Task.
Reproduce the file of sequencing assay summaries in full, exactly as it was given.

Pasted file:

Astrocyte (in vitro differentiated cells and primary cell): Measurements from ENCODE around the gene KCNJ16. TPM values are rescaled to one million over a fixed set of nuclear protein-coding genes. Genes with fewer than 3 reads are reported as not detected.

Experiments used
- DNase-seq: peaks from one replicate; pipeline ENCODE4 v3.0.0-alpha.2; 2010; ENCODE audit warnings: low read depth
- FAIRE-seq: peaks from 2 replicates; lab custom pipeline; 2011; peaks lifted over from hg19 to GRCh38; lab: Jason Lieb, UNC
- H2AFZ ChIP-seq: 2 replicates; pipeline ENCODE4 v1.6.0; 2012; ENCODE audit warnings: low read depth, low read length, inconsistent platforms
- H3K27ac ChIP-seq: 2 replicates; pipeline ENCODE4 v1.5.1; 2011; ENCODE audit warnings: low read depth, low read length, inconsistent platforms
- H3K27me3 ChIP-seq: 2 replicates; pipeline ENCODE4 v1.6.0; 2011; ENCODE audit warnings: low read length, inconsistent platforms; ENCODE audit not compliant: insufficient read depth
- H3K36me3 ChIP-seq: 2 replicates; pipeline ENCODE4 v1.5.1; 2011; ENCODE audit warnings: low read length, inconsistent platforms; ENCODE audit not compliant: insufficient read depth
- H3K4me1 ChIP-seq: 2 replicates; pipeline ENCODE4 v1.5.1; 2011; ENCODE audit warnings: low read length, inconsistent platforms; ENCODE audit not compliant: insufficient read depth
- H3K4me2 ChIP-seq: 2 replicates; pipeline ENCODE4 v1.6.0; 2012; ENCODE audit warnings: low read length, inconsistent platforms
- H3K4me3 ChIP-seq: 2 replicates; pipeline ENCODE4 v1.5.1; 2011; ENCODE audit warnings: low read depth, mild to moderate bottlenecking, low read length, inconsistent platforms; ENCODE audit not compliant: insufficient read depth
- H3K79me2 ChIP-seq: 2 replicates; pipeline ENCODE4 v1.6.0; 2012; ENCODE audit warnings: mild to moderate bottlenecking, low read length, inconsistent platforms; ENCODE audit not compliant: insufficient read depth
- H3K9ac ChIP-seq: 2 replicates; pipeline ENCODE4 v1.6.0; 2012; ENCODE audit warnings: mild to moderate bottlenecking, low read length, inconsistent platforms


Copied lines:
Astrocyte (in vitro differentiated cells and primary cell): Measurements from ENCODE around the gene KCNJ16. TPM values are rescaled to one million over a fixed set of nuclear protein-coding genes. Genes with fewer than 3 reads are reported as not detected.

Experiments used
- DNase-seq: peaks from one replicate; pipeline ENCODE4 v3.0.0-alpha.2; 2010; ENCODE audit warnings: low read depth
- FAIRE-seq: peaks from 2 replicates; lab custom pipeline; 2011; peaks lifted over from hg19 to GRCh38; lab: Jason Lieb, UNC
- H2AFZ ChIP-seq: 2 replicates; pipeline ENCODE4 v1.6.0; 2012; ENCODE audit warnings: low read depth, low read length, inconsistent platforms
- H3K27ac ChIP-seq: 2 replicates; pipeline ENCODE4 v1.5.1; 2011; ENCODE audit warnings: low read depth, low read length, inconsistent platforms
- H3K27me3 ChIP-seq: 2 replicates; pipeline ENCODE4 v1.6.0; 2011; ENCODE audit warnings: low read length, inconsistent platforms; ENCODE audit not compliant: insufficient read depth
- H3K36me3 ChIP-seq: 2 replicates; pipeline ENCODE4 v1.5.1; 2011; ENCODE audit warnings: low read length, inconsistent platforms; ENCODE audit not compliant: insufficient read depth
- H3K4me1 ChIP-seq: 2 replicates; pipeline ENCODE4 v1.5.1; 2011; ENCODE audit warnings: low read length, inconsistent platforms; ENCODE audit not compliant: insufficient read depth
- H3K4me2 ChIP-seq: 2 replicates; pipeline ENCODE4 v1.6.0; 2012; ENCODE audit warnings: low read length, inconsistent platforms
- H3K4me3 ChIP-seq: 2 replicates; pipeline ENCODE4 v1.5.1; 2011; ENCODE audit warnings: low read depth, mild to moderate bottlenecking, low read length, inconsistent platforms; ENCODE audit not compliant: insufficient read depth
- H3K79me2 ChIP-seq: 2 replicates; pipeline ENCODE4 v1.6.0; 2012; ENCODE audit warnings: mild to moderate bottlenecking, low read length, inconsistent platforms; ENCODE audit not compliant: insufficient read depth
- H3K9ac ChIP-seq: 2 replicates; pipeline ENCODE4 v1.6.0; 2012; ENCODE audit warnings: mild to moderate bottlenecking, low read length, inconsistent platforms